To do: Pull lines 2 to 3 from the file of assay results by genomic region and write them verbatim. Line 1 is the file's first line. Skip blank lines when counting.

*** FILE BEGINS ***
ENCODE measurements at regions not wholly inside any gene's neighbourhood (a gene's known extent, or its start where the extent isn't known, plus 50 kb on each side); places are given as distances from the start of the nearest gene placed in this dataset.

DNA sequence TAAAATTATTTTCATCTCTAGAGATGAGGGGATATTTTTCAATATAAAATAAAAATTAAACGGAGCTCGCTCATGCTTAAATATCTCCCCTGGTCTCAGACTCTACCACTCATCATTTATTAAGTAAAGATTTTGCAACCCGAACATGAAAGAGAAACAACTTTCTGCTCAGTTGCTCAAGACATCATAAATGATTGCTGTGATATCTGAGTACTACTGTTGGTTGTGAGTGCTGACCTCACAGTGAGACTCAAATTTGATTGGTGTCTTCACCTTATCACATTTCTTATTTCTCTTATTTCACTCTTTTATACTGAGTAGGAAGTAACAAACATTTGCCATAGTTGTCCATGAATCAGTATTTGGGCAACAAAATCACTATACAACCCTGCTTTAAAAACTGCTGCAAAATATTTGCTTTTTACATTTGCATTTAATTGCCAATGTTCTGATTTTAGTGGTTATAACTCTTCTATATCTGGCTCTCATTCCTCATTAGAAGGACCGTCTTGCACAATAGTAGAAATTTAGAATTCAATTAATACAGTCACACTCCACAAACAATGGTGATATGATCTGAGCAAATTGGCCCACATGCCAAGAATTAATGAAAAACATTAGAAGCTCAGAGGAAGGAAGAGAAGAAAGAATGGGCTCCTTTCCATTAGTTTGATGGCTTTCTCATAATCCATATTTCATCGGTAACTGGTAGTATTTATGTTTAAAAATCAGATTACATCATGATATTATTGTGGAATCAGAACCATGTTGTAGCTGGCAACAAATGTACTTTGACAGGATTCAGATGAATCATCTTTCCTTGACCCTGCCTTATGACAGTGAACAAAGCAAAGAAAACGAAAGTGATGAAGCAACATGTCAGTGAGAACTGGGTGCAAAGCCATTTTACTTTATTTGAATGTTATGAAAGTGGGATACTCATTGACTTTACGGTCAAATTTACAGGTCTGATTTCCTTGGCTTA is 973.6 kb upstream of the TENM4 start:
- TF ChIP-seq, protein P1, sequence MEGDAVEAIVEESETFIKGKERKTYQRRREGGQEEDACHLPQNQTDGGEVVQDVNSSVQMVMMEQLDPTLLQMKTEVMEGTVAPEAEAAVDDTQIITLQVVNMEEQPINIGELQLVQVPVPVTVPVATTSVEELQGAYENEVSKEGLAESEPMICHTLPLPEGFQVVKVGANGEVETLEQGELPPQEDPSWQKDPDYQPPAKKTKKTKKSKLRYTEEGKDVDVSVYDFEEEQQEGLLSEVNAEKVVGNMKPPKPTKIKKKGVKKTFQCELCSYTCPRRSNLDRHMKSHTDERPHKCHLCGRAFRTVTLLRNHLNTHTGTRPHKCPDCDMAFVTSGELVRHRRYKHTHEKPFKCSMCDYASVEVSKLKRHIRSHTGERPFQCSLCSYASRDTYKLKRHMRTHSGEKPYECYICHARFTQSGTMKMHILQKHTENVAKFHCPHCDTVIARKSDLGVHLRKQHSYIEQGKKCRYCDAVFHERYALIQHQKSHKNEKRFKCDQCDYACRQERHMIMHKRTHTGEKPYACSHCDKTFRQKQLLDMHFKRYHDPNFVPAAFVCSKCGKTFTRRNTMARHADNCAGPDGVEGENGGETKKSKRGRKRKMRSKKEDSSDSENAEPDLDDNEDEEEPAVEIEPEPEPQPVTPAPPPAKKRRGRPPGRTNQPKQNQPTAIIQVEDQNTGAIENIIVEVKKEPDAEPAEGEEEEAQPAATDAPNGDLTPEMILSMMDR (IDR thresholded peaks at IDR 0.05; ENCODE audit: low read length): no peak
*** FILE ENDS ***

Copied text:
DNA sequence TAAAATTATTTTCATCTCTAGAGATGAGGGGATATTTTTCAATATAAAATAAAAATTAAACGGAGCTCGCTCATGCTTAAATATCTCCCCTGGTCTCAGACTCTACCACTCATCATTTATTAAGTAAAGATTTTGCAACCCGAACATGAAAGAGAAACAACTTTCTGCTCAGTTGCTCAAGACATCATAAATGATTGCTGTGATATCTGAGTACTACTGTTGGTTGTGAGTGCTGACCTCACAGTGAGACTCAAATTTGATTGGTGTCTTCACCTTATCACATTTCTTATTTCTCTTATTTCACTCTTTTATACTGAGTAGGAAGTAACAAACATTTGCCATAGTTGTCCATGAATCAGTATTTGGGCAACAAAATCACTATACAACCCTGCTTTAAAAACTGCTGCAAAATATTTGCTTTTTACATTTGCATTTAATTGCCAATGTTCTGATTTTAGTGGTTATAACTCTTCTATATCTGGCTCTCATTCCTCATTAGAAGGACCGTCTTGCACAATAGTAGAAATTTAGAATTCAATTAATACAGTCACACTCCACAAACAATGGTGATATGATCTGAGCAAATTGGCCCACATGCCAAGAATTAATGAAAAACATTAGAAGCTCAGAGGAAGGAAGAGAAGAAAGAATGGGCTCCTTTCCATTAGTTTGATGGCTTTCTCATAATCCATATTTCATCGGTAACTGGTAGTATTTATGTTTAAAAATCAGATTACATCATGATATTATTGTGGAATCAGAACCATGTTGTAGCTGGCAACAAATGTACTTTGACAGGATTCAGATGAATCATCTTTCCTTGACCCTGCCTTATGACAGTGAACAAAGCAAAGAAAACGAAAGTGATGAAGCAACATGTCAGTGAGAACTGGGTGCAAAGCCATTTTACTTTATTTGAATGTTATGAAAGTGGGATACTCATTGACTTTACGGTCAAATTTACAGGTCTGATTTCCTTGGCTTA is 973.6 kb upstream of the TENM4 start:
- TF ChIP-seq, protein P1, sequence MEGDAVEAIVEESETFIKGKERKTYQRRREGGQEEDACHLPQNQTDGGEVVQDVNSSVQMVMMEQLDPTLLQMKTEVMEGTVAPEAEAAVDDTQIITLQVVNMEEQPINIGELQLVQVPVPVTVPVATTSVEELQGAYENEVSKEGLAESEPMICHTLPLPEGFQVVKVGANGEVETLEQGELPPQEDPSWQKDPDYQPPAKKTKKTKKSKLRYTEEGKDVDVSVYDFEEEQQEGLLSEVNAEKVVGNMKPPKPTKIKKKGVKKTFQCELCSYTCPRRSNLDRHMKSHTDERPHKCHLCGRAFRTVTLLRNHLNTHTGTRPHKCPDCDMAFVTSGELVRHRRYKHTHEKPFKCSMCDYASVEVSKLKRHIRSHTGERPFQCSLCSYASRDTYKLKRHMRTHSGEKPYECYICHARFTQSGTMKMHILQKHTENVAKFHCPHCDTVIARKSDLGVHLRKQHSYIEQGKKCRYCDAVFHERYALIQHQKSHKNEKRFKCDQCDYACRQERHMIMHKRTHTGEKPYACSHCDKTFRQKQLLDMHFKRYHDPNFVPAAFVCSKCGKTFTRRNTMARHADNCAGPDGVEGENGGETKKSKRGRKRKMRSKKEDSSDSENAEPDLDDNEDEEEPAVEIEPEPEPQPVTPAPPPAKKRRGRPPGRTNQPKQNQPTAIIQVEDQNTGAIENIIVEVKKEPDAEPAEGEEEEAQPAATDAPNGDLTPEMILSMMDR (IDR thresholded peaks at IDR 0.05; ENCODE audit: low read length): no peak